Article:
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ERIC Number: ED548940
Record Type: Non-Journal
Publication Date: 2012
Pages: 138
Abstractor: As Provided
Reference Count: N/A
ISBN: 978-1-2677-5563-6
Female College Presidents: Characteristics to Become and Remain Chief Executive Officer of a College
Balram, Arlette
ProQuest LLC, Ed.D. Dissertation, Dowling College
Through an ethnographic approach, the perceptions of female college presidents from the northeastern region of the United States regarding leadership styles and the characteristics to become and remain the chief executive officer of a college were investigated. Six presidents from various types of four-year colleges were interviewed. Themes, patterns, and discrepancies were found in their perceptions of leadership styles and the characteristics crucial in attaining and remaining president of a four-year college. Themes and patterns emerged in leadership styles. A preference for transformational and androgynous leadership styles was found. Themes and patterns were found regarding mentors, and informal mentors who provide encouragement were favored. Discrepancies in themes and patterns regarding barriers to career advancement in higher education were found in gender-related barriers, and the belief of the existence of a glass ceiling indicated that for women, barriers do exist. Parental encouragement, pursuing graduate school, an earned doctorate, having a varied career background, and having a broad range of experience were important factors in attaining the presidency. Undergraduate and graduate majors were either in humanities or the social science. Both undergraduate and graduate education played a significant role in the attainment of the college presidency. Recommendations for aspiring and current female presidents include examining their leadership styles, overcoming gender-related barriers, seeking mentorship, and having a broad range of experience and education. Recommendations for future study included conducting the same study in another region, conducting a similar study with students, faculty, and administrators, conducting a study focusing on the educational majors of women and men in the presidency, conducting a study on the effects of informal mentorships, and conducting a study that will examine structural barriers, both implicit and explicit that perpetuate gender-related barriers toward women. [The dissertation citations contained here are published with the permission of ProQuest LLC. Further reproduction is prohibited without permission. Copies of dissertations may be obtained by Telephone (800) 1-800-521-0600. Web page:]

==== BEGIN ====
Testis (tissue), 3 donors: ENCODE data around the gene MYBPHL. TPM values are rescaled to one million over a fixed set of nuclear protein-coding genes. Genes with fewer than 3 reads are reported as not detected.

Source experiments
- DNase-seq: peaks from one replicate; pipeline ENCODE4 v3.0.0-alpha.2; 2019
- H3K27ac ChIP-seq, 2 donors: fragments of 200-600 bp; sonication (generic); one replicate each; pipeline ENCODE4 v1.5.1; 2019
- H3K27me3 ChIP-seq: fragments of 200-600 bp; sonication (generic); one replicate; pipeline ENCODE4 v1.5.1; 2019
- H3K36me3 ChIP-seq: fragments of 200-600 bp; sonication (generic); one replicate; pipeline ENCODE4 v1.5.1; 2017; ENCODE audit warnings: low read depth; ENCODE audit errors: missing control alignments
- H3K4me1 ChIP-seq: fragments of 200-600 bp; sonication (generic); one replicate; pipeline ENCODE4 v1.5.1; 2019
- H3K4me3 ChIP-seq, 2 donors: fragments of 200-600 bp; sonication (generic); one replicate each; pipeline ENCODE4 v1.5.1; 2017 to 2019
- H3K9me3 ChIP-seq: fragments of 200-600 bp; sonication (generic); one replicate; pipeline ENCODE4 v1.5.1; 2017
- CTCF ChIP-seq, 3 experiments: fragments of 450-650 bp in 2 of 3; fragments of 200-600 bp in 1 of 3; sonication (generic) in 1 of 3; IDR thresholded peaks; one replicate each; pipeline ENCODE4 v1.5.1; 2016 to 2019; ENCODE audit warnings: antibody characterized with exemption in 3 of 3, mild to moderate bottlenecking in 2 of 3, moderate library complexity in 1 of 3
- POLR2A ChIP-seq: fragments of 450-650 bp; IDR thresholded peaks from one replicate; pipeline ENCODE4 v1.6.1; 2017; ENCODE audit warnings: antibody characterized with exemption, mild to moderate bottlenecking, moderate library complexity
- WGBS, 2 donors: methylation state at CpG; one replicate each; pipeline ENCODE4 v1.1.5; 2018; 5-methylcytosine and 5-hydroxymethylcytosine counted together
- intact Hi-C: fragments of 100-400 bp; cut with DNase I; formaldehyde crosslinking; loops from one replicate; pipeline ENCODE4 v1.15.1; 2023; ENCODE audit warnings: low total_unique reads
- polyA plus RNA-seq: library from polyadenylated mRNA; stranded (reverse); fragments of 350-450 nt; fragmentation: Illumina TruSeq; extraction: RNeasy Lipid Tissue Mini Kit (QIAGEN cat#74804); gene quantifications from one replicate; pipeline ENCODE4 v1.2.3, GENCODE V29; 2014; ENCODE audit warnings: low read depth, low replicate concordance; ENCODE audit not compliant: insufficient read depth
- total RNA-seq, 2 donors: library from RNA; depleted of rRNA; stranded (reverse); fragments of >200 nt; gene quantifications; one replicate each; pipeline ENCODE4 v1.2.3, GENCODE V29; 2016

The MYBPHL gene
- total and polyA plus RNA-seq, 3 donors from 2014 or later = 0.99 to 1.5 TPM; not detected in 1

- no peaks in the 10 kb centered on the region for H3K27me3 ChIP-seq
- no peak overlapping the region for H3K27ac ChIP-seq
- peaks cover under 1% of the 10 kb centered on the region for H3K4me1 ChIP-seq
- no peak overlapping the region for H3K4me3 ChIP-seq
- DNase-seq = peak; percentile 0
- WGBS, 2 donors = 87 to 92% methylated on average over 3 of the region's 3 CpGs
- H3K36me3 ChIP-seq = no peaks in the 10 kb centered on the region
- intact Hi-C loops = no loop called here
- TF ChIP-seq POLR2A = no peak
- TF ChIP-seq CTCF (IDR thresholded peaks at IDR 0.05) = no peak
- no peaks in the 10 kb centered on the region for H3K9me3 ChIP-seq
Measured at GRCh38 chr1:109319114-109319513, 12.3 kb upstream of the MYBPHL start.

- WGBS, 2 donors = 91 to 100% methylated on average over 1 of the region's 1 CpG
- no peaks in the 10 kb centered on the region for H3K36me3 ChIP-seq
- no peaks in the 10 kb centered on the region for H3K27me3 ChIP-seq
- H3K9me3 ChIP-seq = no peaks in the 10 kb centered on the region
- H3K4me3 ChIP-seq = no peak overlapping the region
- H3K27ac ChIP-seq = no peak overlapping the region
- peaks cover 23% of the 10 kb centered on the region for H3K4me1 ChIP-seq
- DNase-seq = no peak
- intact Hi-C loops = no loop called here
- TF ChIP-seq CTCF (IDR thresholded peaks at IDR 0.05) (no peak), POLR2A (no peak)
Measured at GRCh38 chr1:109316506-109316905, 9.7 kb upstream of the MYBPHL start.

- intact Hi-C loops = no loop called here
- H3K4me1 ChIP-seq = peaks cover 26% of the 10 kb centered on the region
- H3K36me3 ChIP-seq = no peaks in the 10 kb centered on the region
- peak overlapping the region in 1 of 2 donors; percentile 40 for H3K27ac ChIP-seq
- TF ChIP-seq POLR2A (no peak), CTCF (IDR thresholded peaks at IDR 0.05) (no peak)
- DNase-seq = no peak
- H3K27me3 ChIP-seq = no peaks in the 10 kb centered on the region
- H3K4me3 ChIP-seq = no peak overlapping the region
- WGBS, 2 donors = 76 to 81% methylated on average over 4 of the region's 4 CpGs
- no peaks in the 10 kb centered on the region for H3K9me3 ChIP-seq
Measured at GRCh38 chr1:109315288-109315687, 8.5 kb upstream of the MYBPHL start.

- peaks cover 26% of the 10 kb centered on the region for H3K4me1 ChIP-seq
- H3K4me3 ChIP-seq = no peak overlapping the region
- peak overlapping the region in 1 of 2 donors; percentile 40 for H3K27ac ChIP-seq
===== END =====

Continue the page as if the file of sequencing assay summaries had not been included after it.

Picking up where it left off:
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Publication Type: Dissertations/Theses - Doctoral Dissertations
Education Level: Higher Education; Postsecondary Education
Audience: N/A
Language: English
Sponsor: N/A
Authoring Institution: N/A